You are on page 1of 3

Steam Treatment of Ferrous P/M parts

Steam treating, also known as steam oxidizing, is a low-temperature (510 ~ 570 °C, 1 to 2 h)
heat treatment process in which P/M steel parts are exposed to superheated steam to form a
layer of black iron oxide identified as magnetite, in the surface porosity, according to
the chemical reaction:
3Fe + 4H2O (steam) ↔ Fe3O4 + 4H2 (gas).
The steam reacts with the iron surface converting it to an adherent, protective bluegrey
iron oxide (Fe3O4). Because the steam can penetrate the porosity, the oxide layer can be
0.020 to 0.050 in. deep depending on the processing conditions.
Steam treating cannot truly be described as a heat treatment because no structural
changes occur in the matrix. In the process, magnetite (Fe 3O4) is formed at the
interconnecting surface porosity, filling the porosity with a second phase. Magnetite has a
hardness equivalent to 50 HRC. The process itself is straightforward; the primary variables
are temperature, time, and steam pressure. Caution must be exercised to prevent the
formation of hydroxides and lower oxide such as ferrous oxide (FeO) and ferric oxide (Fe 2O3),
which is red rust. Also, adhesion of the surface oxide layer is an important variable to control.
Adhesion is strongly influenced by process time at temperature.
Spalling or flaking of the surface oxide layer can occur if the process temperature
exceeds 570 °C and process times exceed 4 h. The maximum thickness of the surface oxide
layer should not exceed 7 µm. Beyond this thickness, flaking can occur due to an increase in
surface tensile stress.
The process can be conducted in batch, pressurized furnaces, or continuous belt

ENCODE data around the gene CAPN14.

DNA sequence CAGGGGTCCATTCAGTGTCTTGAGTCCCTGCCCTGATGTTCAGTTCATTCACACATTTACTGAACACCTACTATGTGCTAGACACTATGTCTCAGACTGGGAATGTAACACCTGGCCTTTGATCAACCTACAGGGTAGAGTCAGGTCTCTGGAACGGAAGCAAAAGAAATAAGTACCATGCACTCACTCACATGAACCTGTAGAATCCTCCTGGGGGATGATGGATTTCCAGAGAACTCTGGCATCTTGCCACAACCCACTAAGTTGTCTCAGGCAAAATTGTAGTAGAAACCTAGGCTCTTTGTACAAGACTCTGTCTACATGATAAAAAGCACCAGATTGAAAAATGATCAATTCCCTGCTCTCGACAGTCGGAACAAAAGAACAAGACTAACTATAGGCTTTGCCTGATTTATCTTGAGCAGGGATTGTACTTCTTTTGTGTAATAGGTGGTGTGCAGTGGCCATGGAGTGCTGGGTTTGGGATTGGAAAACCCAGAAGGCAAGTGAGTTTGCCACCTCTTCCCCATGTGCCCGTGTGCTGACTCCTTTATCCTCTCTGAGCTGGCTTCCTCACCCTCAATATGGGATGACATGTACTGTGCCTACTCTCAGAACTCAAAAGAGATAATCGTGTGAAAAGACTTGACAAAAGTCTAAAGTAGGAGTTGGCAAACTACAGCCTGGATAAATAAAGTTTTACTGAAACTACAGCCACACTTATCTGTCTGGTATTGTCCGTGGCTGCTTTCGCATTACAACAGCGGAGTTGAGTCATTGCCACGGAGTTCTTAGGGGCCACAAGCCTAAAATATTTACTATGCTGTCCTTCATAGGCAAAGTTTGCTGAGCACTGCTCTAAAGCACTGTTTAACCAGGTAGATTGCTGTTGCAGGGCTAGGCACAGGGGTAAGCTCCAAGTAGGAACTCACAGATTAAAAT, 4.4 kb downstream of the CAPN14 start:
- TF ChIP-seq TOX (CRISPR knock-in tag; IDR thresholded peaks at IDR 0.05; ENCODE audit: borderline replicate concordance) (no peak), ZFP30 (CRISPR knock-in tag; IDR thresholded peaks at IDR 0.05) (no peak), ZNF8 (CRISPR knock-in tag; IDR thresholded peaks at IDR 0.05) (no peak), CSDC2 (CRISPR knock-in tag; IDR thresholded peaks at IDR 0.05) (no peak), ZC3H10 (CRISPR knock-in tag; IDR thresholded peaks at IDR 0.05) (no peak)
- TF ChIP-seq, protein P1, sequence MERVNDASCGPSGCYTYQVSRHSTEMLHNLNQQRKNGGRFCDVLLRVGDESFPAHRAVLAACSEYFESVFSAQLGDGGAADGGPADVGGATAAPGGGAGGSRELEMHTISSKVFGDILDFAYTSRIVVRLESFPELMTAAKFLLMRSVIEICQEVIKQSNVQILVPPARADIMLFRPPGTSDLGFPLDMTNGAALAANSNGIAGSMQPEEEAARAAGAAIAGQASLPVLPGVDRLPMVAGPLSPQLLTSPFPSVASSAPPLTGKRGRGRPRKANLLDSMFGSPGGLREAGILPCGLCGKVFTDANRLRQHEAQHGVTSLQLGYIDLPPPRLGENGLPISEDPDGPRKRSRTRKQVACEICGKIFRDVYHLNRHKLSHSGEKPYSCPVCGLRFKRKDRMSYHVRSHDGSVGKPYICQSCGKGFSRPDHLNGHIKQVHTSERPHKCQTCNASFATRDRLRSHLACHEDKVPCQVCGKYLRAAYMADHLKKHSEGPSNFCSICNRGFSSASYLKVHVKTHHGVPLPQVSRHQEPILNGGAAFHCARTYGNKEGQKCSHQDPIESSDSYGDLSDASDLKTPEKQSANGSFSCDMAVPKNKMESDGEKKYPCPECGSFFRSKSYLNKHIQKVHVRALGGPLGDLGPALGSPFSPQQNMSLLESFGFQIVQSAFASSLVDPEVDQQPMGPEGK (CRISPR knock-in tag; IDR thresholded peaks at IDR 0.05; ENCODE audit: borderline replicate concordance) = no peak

Steam treating enhances the product by:

· Increasing wear resistance

· Increasing surface hardness

· Improving corrosion resistance

· Increasing compressive yield strength

· Providing low-pressure leak tightness

Formation of this oxide layer unfortunately reduces tensile strength and ductility 10 to 20%,
depending on the material system and processing conditions.

Heat parts in air until the center of the load has stabilized at the set temperature. which minimizes the improvement in apparent hardness attributed to steam treating. Introduce superheated steam at a line pressure of 35 to 105 kPa (5 to 15 psi) and allow furnace to purge for at least 15 min. In steam-treated P/M steels. . 3. 2. On completion of the treatment. Load clean sintered parts in loosely packed baskets and place fixture into a furnace preheated to 315 °C. 4. Its ability to increase the wear resistance of the substrate material depends on the available porosity for oxidation. Caution should be used when opening the furnace door after the steam cycle. the amount of oxide formed is decreased. Equipment must be properly sealed to prevent air contamination. It is recommended that a nitrogen purge be applied prior to unloading. 6. and discoloration can occur. Preclean parts to remove any oil or lubricants that may have been absorbed into the porosity from prior machining. 5. As indicated above. Care must be taken when steam treating high-carbon P/M steels because these internal stresses can initiate microcracking and cause severe loss of ductility. This process. When parts reach this temperature. increase compressive yield strength. or erratic oxide formation. the steam can be shut off and the parts unloaded. depending on steel composition.The recommended procedure for steam treating is: 1. Sintered density is an important consideration when applying steam treating for improved strength and hardness. reduce furnace temperature to 315 °C (600 °F). can impart improved surface properties and. hydrogen is produced during this process and can ignite. The best recommendation for preventing such an incident is to specify a maximum carbon content of 0. sizing. Increase furnace temperature to desired steam treatment temperature and hold for no longer than 4 h at heat. As density is increased. the ductility is significantly reduced due to the internal stresses created by the formation of the iron oxide. or finishing operations. when correctly applied.5% for P/M parts that are to be steam treated.

200× References: 1.Micrograph of steam-treated structure of alloy FC-0205 (6.75 g/cm3). Unetched. ASM Volume 7. Powder Metal Technologies and Applications .